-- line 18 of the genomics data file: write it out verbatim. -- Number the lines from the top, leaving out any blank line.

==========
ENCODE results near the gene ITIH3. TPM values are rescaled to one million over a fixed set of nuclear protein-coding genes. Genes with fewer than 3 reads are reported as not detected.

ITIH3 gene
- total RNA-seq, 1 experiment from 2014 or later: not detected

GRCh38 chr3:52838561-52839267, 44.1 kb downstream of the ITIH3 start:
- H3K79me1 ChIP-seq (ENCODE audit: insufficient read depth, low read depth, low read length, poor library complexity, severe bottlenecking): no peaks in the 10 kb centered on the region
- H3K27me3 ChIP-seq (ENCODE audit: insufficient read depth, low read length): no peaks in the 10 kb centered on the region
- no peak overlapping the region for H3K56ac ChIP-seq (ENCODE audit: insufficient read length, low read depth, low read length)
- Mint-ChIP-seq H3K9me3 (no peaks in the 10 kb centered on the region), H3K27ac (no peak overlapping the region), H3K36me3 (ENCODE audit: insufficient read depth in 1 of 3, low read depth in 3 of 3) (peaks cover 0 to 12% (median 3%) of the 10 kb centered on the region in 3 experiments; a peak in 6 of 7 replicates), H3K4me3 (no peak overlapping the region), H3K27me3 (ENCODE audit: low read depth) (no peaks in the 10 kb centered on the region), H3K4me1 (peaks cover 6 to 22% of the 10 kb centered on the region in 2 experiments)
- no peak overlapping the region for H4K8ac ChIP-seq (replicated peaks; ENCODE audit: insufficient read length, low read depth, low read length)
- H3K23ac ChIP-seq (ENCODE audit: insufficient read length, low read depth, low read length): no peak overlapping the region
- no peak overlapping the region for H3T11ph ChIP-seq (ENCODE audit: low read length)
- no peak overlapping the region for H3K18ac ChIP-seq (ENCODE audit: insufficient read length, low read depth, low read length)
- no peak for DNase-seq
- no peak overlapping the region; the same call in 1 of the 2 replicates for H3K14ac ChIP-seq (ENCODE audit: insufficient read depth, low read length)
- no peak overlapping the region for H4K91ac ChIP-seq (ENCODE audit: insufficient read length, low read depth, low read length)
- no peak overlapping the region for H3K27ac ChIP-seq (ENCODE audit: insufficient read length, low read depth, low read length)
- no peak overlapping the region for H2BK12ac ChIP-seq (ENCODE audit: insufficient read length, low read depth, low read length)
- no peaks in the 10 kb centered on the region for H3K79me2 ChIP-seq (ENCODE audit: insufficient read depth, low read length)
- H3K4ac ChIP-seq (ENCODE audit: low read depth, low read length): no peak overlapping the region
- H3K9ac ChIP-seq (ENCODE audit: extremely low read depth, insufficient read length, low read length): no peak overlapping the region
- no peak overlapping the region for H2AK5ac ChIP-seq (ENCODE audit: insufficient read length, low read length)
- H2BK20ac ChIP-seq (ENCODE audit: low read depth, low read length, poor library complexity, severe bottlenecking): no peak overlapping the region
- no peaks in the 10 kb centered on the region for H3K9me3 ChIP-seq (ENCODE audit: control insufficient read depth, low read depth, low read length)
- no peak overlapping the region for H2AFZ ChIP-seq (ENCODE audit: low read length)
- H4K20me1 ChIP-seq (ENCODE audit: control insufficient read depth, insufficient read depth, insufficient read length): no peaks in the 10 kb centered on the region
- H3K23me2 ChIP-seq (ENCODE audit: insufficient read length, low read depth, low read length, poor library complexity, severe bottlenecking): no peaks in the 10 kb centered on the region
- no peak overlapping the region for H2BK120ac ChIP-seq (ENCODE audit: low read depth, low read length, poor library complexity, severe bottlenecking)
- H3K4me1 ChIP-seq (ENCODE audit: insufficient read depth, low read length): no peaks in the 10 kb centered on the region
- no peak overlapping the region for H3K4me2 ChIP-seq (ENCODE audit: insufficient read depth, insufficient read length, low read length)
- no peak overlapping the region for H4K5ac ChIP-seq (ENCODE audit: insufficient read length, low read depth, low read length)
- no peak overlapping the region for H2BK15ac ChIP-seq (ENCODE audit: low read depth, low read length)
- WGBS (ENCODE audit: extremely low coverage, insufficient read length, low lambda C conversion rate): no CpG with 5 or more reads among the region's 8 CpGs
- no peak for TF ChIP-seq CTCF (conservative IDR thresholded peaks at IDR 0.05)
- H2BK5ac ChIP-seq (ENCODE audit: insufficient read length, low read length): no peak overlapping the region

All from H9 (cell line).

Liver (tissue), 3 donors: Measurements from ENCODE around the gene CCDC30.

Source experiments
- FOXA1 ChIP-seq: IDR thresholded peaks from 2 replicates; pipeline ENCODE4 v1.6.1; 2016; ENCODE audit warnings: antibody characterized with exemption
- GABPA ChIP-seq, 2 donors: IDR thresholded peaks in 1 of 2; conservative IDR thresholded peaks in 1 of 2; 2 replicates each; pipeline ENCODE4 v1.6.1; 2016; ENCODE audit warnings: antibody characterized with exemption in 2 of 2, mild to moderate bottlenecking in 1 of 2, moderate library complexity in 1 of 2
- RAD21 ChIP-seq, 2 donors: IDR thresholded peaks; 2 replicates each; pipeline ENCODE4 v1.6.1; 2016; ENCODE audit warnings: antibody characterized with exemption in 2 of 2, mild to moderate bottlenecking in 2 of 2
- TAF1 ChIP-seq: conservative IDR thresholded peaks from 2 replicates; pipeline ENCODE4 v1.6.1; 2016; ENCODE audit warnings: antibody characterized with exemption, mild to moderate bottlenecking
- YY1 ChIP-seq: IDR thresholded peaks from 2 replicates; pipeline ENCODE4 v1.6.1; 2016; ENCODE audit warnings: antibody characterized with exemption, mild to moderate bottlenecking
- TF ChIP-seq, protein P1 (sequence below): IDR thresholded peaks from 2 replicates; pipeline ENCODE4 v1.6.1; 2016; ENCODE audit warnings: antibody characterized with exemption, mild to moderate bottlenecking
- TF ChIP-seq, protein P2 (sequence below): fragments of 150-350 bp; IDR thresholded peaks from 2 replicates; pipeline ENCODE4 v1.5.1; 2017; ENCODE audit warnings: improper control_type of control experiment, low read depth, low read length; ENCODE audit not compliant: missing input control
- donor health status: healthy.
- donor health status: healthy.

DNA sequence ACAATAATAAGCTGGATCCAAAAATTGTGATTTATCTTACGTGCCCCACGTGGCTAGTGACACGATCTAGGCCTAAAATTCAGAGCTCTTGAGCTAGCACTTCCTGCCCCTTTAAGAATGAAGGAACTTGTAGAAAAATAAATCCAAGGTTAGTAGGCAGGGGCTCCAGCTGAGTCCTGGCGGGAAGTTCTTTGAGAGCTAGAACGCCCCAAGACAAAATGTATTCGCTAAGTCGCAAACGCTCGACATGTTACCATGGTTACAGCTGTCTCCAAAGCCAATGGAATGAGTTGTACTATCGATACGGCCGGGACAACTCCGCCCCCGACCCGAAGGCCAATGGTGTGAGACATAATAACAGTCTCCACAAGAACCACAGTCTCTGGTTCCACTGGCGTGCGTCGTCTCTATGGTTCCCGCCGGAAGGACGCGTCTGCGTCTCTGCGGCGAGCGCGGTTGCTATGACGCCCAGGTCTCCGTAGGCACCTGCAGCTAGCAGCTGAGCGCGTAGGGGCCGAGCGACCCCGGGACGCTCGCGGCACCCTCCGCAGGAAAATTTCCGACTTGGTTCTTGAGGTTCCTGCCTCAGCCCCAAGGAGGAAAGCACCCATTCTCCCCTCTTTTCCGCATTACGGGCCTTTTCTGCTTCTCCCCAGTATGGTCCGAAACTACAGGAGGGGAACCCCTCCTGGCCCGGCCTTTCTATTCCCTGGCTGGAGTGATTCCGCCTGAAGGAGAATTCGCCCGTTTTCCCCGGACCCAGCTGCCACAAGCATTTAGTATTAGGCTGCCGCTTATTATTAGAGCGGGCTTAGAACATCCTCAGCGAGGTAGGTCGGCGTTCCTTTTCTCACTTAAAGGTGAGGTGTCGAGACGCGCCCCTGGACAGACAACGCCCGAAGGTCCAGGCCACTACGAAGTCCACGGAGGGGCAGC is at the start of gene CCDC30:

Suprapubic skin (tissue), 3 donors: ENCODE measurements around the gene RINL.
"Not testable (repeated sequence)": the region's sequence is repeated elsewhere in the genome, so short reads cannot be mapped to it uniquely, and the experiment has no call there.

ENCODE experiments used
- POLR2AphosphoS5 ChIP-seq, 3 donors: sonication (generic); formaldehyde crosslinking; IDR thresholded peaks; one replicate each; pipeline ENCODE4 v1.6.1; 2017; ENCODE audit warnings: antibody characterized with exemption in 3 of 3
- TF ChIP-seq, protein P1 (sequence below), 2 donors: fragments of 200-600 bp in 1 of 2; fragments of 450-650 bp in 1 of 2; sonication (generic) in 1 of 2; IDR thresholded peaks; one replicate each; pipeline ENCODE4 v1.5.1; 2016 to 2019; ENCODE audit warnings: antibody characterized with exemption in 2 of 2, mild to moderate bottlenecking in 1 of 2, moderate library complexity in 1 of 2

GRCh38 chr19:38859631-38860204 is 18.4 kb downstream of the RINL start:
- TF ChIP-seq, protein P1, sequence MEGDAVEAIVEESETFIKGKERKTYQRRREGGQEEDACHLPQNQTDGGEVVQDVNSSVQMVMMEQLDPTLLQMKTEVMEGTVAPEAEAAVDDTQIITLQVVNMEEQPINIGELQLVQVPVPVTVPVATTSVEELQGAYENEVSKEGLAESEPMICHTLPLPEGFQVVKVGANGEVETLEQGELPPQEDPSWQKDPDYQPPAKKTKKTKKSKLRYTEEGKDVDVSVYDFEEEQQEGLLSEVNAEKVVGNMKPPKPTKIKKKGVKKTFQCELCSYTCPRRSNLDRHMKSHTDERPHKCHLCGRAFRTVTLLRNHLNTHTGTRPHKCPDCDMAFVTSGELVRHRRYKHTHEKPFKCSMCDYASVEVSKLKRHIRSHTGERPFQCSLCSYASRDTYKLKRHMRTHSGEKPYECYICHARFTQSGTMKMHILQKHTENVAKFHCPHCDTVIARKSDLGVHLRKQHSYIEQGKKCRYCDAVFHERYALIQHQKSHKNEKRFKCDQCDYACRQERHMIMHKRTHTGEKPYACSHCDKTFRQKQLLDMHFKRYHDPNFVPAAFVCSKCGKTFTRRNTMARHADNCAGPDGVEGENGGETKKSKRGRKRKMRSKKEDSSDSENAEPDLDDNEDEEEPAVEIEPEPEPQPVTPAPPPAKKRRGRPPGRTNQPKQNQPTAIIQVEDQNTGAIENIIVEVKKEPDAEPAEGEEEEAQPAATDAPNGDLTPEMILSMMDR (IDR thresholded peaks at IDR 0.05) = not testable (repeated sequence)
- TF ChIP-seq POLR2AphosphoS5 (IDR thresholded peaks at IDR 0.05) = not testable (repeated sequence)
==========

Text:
- no peaks in the 10 kb centered on the region for H3K79me2 ChIP-seq (ENCODE audit: insufficient read depth, low read length)